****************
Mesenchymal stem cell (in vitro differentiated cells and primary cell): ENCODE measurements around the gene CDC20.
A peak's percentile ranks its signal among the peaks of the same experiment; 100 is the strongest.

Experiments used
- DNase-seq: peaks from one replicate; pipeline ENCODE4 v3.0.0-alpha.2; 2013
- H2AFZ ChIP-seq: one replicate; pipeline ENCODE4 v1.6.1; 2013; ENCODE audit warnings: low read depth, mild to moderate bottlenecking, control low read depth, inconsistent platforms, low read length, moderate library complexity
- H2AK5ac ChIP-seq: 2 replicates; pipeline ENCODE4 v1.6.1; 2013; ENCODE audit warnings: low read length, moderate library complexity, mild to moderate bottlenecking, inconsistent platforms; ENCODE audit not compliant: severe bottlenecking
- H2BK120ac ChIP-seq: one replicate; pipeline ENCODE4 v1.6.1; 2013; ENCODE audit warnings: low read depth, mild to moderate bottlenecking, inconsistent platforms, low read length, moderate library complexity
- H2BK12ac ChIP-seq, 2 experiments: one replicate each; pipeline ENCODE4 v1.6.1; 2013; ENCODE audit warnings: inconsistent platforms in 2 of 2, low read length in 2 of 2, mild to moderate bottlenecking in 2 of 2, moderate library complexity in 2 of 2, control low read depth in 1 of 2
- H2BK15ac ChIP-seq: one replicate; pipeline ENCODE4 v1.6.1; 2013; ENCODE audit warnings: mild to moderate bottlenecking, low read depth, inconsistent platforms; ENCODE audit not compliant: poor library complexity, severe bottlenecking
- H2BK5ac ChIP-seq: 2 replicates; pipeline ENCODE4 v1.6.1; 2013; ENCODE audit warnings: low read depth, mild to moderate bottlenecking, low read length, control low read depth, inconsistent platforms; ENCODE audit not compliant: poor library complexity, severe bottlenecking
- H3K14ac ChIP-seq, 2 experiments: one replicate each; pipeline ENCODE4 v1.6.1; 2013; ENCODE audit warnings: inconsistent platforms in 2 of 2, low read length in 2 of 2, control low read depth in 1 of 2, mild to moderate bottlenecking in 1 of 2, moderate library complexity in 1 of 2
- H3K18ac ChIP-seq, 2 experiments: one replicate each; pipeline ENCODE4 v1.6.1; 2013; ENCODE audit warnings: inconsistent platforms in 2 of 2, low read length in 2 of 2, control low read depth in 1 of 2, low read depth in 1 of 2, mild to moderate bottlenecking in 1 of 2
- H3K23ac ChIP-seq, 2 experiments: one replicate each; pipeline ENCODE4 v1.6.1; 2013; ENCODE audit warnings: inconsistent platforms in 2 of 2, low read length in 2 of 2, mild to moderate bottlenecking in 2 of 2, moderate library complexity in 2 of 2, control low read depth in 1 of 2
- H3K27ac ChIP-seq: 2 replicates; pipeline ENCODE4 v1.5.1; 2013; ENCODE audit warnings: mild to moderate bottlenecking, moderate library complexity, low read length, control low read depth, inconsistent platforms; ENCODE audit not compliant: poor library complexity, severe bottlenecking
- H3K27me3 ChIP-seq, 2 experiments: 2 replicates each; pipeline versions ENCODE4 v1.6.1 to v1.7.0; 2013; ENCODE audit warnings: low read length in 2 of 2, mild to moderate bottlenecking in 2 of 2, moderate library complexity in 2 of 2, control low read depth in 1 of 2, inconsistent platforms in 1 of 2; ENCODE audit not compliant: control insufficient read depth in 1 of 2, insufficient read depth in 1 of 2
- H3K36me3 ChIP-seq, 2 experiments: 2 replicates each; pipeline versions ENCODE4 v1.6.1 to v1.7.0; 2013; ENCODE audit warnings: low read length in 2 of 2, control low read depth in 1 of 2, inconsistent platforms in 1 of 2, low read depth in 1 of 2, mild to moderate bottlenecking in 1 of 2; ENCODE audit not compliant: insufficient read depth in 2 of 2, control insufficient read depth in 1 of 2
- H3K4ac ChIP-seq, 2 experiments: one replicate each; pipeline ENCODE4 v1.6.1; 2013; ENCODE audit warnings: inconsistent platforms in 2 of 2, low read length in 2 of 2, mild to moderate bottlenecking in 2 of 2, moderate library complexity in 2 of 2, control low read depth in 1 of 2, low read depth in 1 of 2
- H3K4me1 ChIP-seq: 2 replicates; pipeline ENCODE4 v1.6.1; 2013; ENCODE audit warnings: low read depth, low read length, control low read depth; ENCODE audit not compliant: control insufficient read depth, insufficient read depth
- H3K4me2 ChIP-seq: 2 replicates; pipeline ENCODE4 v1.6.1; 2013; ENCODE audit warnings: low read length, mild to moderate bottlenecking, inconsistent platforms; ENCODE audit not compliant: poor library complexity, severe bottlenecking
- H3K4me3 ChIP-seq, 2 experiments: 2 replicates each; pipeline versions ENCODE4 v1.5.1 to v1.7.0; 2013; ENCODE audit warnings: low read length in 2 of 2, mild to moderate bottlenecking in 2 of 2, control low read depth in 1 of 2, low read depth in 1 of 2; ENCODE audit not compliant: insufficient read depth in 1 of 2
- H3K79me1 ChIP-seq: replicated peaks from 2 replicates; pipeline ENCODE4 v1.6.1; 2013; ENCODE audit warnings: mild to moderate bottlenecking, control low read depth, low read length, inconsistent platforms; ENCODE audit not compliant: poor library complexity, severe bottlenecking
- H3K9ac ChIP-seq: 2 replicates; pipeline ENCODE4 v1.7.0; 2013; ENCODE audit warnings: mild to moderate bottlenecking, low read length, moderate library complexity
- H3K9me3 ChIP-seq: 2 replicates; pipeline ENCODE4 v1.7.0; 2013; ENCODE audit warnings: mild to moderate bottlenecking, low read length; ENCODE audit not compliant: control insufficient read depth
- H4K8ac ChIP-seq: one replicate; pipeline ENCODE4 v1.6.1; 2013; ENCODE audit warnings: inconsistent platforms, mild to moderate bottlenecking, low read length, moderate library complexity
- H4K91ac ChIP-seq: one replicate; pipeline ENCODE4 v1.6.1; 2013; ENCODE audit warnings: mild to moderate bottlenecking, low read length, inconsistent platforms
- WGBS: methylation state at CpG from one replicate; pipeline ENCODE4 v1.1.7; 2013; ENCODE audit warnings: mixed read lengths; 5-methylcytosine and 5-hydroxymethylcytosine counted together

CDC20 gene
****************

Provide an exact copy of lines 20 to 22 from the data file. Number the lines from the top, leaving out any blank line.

- H3K4me3 ChIP-seq, 2 experiments: 2 replicates each; pipeline versions ENCODE4 v1.5.1 to v1.7.0; 2013; ENCODE audit warnings: low read length in 2 of 2, mild to moderate bottlenecking in 2 of 2, control low read depth in 1 of 2, low read depth in 1 of 2; ENCODE audit not compliant: insufficient read depth in 1 of 2
- H3K79me1 ChIP-seq: replicated peaks from 2 replicates; pipeline ENCODE4 v1.6.1; 2013; ENCODE audit warnings: mild to moderate bottlenecking, control low read depth, low read length, inconsistent platforms; ENCODE audit not compliant: poor library complexity, severe bottlenecking
- H3K9ac ChIP-seq: 2 replicates; pipeline ENCODE4 v1.7.0; 2013; ENCODE audit warnings: mild to moderate bottlenecking, low read length, moderate library complexity